• Why it matters: The apps give victims of police violence new tools for being proactive, rather than having to rely on videos to go viral after incidents have occurred.

How it works: Updated apps allow users to monitor police encounters and send information even if an officer tries to damage a phone.

  • A revamped Legal Equalizer app captures police encounters after the user is pulled over, automatically notifying loved ones and providing basic legal information on the spot.
  • Eventually, the app will allow users to receive on-the-scene legal advice for a fee by calling local attorneys who are part of the app's network. A lawyer near the encounter could monitor via Zoom, and advise users on their rights.
  • The Cop Watch Video Recorder app opens with Siri on iPhones, automatically filming and sending footage to the cloud. The apps film in real time in case the officer seizes or breaks the phone.

The other side: Some law enforcement advocates fear the videos could be manipulated, or that streaming could turn police into targets.

  • "My concern," said Tony Mace, chair of the New Mexico Sheriffs' Association, "is that someone turns on an app during a routine traffic stop, and all of a sudden, a mob shows up."

Keep reading.

4. Pic du jour

Photo: China National Space Administration via Reuters

China's flag is planted on the Moon by the robotic Chang'e-5 spacecraft, according to this image provided by the Chinese government.

  • China is the second nation to plant a flag on the Moon, after the U.S. in 1969 — 51 years ago: "Five further US flags were planted on the lunar surface during subsequent missions up until 1972," per BBC.

5. Time capsule: Hiring slows, recovery cools

Graphic: The New York Times

Go deeper: Axios PM lead, "The recovery needs rocket fuel."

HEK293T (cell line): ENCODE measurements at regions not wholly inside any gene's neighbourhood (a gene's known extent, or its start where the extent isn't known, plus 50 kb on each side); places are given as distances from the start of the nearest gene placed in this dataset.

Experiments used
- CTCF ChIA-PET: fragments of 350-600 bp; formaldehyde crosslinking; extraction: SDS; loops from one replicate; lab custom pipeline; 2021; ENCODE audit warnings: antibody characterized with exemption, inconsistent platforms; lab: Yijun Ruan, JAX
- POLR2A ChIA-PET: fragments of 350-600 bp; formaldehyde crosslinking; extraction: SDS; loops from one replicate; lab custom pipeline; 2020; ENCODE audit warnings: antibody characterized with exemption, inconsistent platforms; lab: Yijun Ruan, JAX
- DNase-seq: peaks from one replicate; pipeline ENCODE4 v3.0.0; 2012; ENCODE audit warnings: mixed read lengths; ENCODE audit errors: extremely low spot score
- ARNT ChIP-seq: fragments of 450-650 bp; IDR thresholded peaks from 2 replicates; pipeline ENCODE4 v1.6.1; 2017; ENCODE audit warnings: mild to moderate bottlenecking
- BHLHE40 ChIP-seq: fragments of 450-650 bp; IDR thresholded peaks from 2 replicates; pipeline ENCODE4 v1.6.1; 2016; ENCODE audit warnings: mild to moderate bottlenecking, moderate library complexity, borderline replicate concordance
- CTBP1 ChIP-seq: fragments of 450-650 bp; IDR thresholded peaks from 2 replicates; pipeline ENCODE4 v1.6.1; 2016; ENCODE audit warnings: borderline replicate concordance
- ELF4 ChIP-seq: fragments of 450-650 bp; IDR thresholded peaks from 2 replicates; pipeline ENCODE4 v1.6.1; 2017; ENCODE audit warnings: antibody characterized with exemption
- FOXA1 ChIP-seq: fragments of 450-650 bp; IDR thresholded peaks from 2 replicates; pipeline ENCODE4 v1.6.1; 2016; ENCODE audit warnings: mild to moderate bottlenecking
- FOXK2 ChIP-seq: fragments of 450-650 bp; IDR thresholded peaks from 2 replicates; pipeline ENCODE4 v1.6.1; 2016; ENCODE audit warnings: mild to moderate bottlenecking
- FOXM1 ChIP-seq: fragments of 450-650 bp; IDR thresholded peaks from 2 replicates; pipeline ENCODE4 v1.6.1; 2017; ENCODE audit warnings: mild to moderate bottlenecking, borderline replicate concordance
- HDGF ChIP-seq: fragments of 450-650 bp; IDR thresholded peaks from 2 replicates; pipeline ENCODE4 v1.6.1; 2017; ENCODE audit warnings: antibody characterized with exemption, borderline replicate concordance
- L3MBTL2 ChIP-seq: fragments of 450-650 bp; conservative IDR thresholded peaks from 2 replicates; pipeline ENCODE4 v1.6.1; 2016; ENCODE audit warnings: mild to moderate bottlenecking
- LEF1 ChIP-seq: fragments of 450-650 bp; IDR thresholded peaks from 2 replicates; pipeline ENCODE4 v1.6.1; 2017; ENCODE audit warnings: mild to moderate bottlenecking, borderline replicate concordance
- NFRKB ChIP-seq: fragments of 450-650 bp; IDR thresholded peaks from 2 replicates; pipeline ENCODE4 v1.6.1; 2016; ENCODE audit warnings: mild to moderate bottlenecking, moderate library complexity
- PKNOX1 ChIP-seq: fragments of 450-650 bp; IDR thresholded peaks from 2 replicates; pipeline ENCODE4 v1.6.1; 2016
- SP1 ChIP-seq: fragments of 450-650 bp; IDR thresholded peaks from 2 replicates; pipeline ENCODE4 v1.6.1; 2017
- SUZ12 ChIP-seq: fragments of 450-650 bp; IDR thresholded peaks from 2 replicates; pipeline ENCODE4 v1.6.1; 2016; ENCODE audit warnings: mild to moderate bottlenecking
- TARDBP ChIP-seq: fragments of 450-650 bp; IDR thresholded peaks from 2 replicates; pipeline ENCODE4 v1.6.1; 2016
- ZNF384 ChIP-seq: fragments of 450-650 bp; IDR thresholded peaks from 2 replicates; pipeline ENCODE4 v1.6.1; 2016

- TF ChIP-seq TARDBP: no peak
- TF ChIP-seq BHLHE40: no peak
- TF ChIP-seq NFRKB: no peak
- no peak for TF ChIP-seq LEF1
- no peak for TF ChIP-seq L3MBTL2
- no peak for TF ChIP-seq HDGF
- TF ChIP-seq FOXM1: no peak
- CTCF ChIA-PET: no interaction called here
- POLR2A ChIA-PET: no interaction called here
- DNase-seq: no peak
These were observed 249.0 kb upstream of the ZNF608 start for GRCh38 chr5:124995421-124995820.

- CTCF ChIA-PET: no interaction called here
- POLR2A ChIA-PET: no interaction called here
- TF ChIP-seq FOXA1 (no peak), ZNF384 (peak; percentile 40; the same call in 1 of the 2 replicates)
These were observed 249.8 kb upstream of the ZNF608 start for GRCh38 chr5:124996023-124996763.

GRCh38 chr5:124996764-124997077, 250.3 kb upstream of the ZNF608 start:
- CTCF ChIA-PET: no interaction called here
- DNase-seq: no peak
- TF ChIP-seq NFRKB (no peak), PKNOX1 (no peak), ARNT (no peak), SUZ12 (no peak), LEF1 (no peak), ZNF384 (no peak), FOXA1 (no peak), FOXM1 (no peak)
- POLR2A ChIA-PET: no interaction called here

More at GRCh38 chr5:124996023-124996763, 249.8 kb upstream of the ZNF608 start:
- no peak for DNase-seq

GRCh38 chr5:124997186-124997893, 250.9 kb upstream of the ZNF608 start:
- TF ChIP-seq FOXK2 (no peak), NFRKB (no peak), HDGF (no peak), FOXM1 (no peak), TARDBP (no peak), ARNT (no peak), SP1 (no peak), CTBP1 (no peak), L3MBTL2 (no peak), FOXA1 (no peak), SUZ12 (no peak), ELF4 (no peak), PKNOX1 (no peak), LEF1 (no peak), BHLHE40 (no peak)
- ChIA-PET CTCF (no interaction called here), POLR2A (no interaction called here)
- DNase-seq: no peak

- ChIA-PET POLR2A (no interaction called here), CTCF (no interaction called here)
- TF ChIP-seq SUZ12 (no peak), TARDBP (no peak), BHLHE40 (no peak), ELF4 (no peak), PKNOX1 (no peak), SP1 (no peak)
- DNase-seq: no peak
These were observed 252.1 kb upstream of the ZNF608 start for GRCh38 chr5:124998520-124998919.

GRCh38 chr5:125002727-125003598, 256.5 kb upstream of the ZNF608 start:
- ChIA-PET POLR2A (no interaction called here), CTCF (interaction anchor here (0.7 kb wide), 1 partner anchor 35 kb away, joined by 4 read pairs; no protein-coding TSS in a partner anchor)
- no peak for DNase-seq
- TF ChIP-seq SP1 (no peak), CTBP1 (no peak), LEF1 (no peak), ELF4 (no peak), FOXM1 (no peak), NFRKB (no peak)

6. Data du jour: GOP denial

Supporters of President Trump during an election hearing before the Michigan House Oversight Committee, in Lansing on Wednesday. Photo: Rey Del Rio/Getty Images

The Washington Post surveyed all 249 Republicans in the House and Senate on Thursday and Friday:

  • Only 25 would acknowledge Joe Biden is president-elect.

222 — 90% of Republicans in Congress — wouldn't say.

  • Reps. Paul Gosar (Ariz.) and Mo Brooks (Ala.) say President Trump won.

🥊 Spoiler alert: California yesterday certified its electors, officially giving Biden the Electoral College majority.

7. Barnes & Noble makeover: Round tables

Books about kids and race at a Barnes & Noble in Indianapolis. Photo: Kelly Wilkinson/IndyStar via Reuters

Barnes & Noble CEO James Daunt, who took over last year after saving the Waterstones book chain in his native Britain, is giving his stores more local control, The Wall Street Journal's Jeffrey Trachtenberg reports (subscription):

In recent months, Mr. Daunt has cut the ranks of once-powerful staffers who supervised large groups of stores and fired nearly half of the company’s New York-based book buyers, powerful tastemakers who decided which titles stores should carry. ...
Daunt is passionate about organizing books the proper way, down to the shape of display tables — round ones are the best, he says. He's pushed Barnes & Noble to place books on shelves "face out," so the whole cover can be seen. He believes in arranging by category, not alphabetically by author. ...
[M]any of the large tables that once offered big stacks of new books are gone, replaced with the smaller, round display tables that he prefers.

Keep reading (subscription).

8. 1 smile to go: Seal census

Photo: Owen Humphreys/PA via Getty Images

Seal pup on the Farne Islands in the North Sea off Northumberland, England.

  • Because of lockdown, an annual seal census was conducted by drone.